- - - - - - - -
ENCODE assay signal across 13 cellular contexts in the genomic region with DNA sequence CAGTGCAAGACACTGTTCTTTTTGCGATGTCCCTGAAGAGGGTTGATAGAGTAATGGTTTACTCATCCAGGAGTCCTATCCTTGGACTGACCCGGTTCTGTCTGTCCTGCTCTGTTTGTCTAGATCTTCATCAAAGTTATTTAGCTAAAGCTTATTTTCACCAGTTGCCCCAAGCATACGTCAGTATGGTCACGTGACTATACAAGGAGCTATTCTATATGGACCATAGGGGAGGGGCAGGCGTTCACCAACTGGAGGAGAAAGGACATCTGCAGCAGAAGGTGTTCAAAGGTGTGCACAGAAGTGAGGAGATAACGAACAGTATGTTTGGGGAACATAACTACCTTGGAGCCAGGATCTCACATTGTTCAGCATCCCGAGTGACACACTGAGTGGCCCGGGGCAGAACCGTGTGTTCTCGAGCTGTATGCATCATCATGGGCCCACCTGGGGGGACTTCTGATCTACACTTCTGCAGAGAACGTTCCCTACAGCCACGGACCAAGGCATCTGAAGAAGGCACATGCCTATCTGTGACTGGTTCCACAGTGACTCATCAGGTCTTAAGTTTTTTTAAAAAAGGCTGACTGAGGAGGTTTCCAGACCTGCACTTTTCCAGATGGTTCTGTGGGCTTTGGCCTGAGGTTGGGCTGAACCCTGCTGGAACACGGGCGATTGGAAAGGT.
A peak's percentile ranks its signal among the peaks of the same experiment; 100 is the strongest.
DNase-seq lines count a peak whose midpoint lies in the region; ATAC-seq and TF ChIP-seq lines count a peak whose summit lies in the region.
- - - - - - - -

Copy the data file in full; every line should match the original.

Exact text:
ENCODE assay signal across 13 cellular contexts in the genomic region with DNA sequence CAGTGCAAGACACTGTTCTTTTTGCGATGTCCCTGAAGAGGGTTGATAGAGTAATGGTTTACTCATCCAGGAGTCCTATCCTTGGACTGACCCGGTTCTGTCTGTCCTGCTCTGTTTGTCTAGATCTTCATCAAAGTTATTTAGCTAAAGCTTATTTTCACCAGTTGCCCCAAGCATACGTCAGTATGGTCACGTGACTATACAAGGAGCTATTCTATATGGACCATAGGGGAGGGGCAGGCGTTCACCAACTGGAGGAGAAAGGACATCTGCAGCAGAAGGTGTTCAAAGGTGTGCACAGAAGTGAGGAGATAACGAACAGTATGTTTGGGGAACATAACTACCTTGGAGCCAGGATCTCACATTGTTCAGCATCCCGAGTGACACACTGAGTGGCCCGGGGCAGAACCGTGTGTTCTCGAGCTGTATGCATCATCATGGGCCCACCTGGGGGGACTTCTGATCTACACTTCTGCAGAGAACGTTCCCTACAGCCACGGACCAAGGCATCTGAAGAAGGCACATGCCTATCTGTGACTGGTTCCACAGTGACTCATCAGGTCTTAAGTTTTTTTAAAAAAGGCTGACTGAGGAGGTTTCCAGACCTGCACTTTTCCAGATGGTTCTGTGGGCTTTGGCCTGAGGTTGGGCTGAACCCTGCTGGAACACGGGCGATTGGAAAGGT.
A peak's percentile ranks its signal among the peaks of the same experiment; 100 is the strongest.
DNase-seq lines count a peak whose midpoint lies in the region; ATAC-seq and TF ChIP-seq lines count a peak whose summit lies in the region.